How To Write A Personal Injury Claim Letter In Arizona? 10 Rules To Follow
If you have been injured in an accident and want to recover damages, you will have to submit a personal injury claim letter to your insurance company. Depending on how well the letter is written, you may be able to receive compensation for your injuries, damages, and losses. Or, on the contrary, lose your claim.
After the personal injury claim letter has been written, you will have to put your negotiation skills to use in order to convince your insurance company to pay as much as possible. As a rule of thumb, only a Phoenix personal injury attorney has the experience and knowledge to write a convincing claim letter and negotiate a maximum settlement amount on your behalf.
10 rules of writing a personal injury claim letter in Arizona
Since a personal injury claim letter is basically your way of telling your insurance company, “I want to obtain compensation, and here is how much I want,” it would not be an exaggeration to say that knowing how to write a personal injury claim letter is crucial to the success of your claim.
That is why we invited our experienced personal injury attorney in Phoenix from the Lorona Mead to outline the golden rules of writing a personal injury claim letter that makes a statement and makes all the difference.
In a nutshell, a good personal injury claim letter should be based on facts, free of emotions, be grammatically correct, include all relevant pieces of evidence, and provide the history of the accident and the details of your injury to the insurance adjuster.
A well-written personal injury claim letter consists of these 10 key elements:
- The where, when, and how. First and foremost, you need to provide the summary of the facts that answer the “Where?” “When?” and “How?” questions. These should include the exact location of the accident, the date when the accident occurred, and other relevant facts that answer the question “How?”
- Liability. This element can potentially make you either win or lose. You need to provide facts and evidence proving that the other party was at fault in the accident. When establishing liability, do not be biased or unfair and avoid making provocative, false, or exaggerated statements.
- Witness accounts. One of the most convincing ways to establish liability in a personal injury claim letter is to include witnesses statements.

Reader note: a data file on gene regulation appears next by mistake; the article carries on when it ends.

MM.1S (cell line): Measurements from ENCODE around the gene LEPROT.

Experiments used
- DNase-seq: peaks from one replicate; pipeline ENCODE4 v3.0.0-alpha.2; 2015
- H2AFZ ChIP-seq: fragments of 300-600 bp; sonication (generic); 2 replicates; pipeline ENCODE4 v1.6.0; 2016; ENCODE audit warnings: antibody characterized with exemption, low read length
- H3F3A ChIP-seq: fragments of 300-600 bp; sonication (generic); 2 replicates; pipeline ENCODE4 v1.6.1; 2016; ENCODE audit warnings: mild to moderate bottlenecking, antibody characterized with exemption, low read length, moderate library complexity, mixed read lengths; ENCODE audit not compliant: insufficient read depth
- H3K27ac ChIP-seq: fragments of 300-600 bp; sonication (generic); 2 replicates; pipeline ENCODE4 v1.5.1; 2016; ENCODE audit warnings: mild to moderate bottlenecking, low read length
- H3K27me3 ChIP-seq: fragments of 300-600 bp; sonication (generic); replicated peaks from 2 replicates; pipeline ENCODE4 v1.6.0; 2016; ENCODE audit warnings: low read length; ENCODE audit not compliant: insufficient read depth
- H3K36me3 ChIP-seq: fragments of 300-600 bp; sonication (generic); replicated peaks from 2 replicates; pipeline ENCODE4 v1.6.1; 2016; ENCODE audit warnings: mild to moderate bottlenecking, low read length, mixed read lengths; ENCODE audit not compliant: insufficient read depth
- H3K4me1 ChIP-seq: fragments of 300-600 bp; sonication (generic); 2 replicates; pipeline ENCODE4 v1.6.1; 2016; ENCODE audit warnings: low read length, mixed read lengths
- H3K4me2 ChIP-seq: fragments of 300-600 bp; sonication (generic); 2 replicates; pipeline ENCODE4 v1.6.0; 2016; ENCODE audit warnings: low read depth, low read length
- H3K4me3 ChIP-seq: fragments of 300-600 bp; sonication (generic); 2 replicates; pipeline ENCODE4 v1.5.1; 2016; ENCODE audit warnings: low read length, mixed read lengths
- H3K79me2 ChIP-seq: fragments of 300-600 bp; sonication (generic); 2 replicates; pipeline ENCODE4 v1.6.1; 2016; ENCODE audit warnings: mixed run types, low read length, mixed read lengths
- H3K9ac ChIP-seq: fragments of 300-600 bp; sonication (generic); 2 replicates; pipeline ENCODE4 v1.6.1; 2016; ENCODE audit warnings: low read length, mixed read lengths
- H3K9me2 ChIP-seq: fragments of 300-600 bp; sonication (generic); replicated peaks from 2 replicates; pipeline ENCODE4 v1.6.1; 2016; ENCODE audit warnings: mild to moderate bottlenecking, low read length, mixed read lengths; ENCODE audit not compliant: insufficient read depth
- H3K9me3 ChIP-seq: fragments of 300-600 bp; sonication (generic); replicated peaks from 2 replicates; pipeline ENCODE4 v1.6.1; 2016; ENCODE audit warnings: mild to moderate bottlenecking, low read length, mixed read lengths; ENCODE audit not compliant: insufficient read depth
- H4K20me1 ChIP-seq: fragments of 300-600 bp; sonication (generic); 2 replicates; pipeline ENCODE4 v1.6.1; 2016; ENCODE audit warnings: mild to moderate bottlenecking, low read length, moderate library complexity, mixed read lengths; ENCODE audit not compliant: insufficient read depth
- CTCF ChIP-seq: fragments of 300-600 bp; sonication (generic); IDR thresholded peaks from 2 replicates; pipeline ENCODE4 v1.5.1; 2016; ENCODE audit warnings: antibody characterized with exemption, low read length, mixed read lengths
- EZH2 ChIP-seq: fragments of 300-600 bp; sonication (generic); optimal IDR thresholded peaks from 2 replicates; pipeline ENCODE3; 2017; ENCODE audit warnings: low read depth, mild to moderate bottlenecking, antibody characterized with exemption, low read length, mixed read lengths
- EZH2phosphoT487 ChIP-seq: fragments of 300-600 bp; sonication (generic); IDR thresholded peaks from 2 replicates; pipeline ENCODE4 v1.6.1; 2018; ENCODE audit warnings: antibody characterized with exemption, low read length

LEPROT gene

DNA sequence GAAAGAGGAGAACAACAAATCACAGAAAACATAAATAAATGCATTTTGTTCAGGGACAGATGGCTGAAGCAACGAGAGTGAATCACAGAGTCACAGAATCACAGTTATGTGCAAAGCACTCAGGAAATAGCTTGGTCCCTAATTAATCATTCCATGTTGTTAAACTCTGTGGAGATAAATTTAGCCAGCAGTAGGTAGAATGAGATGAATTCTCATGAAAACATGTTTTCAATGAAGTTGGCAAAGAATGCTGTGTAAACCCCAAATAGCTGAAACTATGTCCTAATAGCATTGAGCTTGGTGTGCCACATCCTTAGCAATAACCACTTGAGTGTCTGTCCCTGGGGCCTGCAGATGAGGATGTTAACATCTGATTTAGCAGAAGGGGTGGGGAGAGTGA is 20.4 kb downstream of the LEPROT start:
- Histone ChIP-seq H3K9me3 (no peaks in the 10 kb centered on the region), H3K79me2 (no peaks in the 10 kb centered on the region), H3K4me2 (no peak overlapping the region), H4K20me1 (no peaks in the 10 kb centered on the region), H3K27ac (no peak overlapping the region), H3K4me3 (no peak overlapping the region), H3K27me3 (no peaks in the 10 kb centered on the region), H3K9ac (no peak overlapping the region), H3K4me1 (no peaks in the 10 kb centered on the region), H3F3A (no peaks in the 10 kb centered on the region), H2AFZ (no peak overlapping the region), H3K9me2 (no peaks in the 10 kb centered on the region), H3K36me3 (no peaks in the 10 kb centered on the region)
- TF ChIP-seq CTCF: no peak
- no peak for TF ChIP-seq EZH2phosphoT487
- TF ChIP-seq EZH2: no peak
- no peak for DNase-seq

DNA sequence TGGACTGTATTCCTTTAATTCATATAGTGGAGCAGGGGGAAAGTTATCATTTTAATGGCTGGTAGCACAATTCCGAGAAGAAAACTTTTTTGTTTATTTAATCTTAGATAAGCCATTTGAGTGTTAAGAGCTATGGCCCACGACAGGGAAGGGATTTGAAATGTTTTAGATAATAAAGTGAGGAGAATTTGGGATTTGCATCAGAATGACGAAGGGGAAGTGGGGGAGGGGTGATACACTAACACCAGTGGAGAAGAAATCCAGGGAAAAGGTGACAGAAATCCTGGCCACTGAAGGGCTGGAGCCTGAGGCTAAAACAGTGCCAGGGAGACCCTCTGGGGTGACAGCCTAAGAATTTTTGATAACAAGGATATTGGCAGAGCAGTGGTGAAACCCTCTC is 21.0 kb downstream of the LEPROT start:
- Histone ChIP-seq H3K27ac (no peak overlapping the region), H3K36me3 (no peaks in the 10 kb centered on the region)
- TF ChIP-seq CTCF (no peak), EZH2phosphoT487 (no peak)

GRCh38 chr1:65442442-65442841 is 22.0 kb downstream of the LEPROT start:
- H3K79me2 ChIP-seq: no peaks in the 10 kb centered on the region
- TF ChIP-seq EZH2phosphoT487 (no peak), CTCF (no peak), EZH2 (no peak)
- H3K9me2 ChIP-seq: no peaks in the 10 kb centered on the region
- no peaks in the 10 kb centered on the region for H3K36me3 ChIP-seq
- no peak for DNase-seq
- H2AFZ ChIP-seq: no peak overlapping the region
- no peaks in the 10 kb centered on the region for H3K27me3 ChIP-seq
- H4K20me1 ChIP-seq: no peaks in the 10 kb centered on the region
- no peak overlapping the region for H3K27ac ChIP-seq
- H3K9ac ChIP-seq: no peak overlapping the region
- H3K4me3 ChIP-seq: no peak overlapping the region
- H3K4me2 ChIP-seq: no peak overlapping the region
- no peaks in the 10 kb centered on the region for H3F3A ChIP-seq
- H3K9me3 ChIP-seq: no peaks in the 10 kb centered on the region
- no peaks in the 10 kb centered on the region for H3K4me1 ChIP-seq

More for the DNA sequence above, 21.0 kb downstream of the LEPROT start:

- Details about your injuries and medical expenses. This is the section where you should provide details about your injuries suffered as a result of the accident at hand, as well as the medical expenses, both past and future, for your medical treatment.
- Loss of income and loss of earning capacity. If you have been badly injured in an accident, and the injury makes it impossible for you to return to your job or it reduced your productivity at work, you have to mention it in the letter, too.
- Non-tangible costs. Do not forget about the pain and suffering, emotional distress, and mental anguish damages. These are the non-tangible costs in your personal injury claim, but if you forget to mention about the mental, psychological, or emotional consequences, it might be difficult to recover these damages later on.
- Any additional damages and losses. This is the section where you detail any additional losses and damages suffered as a result of the accident (for example, the impact on the standard of living, ability to enjoy life, personal relationships, etc.).
- Supporting documents. Any personal injury claim letter without supporting documents is the same as bread without peanut butter and jelly. You want to include as much relevant documentation as possible, including but not limited to the police report, medical bills, emails from your employer, etc.
- Settlement amount. No letter is considered “complete” without the amount of compensation you are demanding. Before putting a dollar value on your compensation, it is highly advised to consult with a Phoenix personal injury attorney, as you would not want to be settling your claim for less than you deserve.
- For settlement purposes only. Any skilled personal injury lawyer in Arizona will advise you to begin the personal injury claim letter with the following words, “For settlement purposes only.” Making this specific statement at the beginning will prevent the defendant and/or insurance companies from using the letter as evidence during the trial.
Contact the Lorona Mead to find out how to write a personal injury claim letter properly in order to receive compensation. Call our offices at 602-385-6825 or fill out this contact form to get a free consultation.